- The Washington Times - Tuesday, February 8, 2005

HAGERSTOWN, Md. — Hours after a state prison inmate was killed aboard a Division of Correction bus, attorneys for a two-time murderer who was aboard the vehicle sent letters to police and prosecutors in jurisdictions the bus passed through, warning authorities against questioning their client.

The letters were aimed at preserving Kevin G. Johns Jr.’s Fifth Amendment right against self-incrimination because “it was possible that he might be a suspect” in the slaying of Philip E. Parker Jr., Michael Morrissette, the public defender for Washington and Frederick counties, said yesterday.

Division of Correction spokeswoman Capt. Priscilla Doggett refused to identify any suspects in the Feb. 2 killing, citing the continuing investigation by the Internal Investigations Unit of the Department of Public Safety and Correctional Services with assistance from the Maryland State Police.

“We are investigating this aggressively. We are looking at one or more assailants, but no formal charges have been filed,” she said.

Any charges likely will be filed in Baltimore County, Assistant State’s Attorney S. Ann Brobst said.

A murder committed while a defendant is serving a life sentence is among the aggravating circumstances that qualify for the death penalty in Maryland, but Miss Brobst said it was too soon to say whether Parker’s slaying fit that description.

Johns had been sentenced to life without parole the day before the slaying for strangling his 16-year-old cellmate, Armad Cloude. Parker, who was serving 3 years for unarmed robbery and a weapons violation, had testified for the defense at the hearing in Hagerstown that Johns needed psychiatric treatment. Johns told the judge that without intensive treatment, he probably would kill again. The judge didn’t recommend treatment.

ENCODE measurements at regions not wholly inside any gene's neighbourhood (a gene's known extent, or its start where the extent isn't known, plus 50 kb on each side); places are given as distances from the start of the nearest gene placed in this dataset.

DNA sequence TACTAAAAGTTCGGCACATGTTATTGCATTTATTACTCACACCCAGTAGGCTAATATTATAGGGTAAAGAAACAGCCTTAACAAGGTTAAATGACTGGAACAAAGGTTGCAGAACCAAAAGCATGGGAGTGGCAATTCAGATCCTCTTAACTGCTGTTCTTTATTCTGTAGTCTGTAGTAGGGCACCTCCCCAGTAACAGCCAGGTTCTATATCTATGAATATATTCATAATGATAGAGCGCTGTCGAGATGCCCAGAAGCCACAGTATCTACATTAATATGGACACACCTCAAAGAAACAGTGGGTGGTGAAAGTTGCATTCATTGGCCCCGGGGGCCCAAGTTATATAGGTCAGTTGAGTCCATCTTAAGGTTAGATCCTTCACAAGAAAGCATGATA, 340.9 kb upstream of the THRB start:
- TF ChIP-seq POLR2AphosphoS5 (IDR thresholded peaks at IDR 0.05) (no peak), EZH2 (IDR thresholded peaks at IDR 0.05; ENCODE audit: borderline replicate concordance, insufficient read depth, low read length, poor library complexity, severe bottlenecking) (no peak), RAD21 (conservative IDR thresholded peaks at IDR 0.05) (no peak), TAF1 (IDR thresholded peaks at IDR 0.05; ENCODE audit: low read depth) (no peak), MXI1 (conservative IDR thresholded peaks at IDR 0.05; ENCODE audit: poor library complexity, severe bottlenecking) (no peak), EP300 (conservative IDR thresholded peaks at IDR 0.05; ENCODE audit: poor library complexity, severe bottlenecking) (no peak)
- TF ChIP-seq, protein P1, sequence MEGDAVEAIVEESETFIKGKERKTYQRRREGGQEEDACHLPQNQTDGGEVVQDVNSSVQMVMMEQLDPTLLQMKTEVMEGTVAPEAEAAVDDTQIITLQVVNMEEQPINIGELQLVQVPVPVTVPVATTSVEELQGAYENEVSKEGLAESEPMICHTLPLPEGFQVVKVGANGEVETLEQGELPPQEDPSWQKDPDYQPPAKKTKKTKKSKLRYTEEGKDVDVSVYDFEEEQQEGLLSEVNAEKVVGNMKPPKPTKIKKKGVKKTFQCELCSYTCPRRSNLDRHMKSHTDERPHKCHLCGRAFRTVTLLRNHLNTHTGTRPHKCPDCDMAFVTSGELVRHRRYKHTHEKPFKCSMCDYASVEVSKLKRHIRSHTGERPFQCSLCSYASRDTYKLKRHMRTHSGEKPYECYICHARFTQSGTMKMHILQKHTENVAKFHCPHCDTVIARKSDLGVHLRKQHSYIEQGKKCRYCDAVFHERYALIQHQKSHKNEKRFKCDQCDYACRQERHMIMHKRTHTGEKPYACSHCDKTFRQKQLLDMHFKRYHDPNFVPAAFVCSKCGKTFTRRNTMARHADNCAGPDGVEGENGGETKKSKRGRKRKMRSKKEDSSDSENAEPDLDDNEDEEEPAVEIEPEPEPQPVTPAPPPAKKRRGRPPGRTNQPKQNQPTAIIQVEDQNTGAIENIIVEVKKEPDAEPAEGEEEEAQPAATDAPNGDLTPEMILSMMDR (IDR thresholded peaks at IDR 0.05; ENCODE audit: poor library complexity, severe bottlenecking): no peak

Parker, 20, of Baltimore, was killed early the next morning on a bus carrying him, Johns and 33 other inmates from Hagerstown to the Baltimore area. His body was found about 4 a.m., at the end of the 80-mile trip, when the bus arrived at maximum-security Maryland Correctional Adjustment Center, where both Parker and Johns were incarcerated. A prison chaplain told Parker’s parents that their son had been strangled.

When Johns killed Cloude at the Maryland Correctional Training Center in Hagerstown in January 2004, he was serving a 35-year sentence for choking and cutting his uncle to death in Baltimore in 2002.

The Parker family’s attorney, Michael A. Mastracci, sent a letter to Gov. Robert L. Ehrlich Jr. on Monday requesting a private meeting “so that the family can at least learn what has happened to their son.”

“While we respect that this matter is ‘under investigation,’ there is surely some information that can and should be provided that would in no way compromise any investigation,” Mr. Mastracci wrote.

Ehrlich spokesman Henry Fawell said yesterday that the governor had received the letter. “At the appropriate time he would be happy to meet with the family,” Mr. Fawell said.

“He has said that this is a tragedy, and the investigation is going on, and people will be held accountable once the investigation is complete,” Mr. Fawell said.

Capt. Doggett said state corrections officials are considering equipping prison buses with video surveillance cameras.

The five officers on the bus, all of whom were with a Baltimore-based transportation unit, have been placed on administrative leave pending completion of the investigation and policy review.

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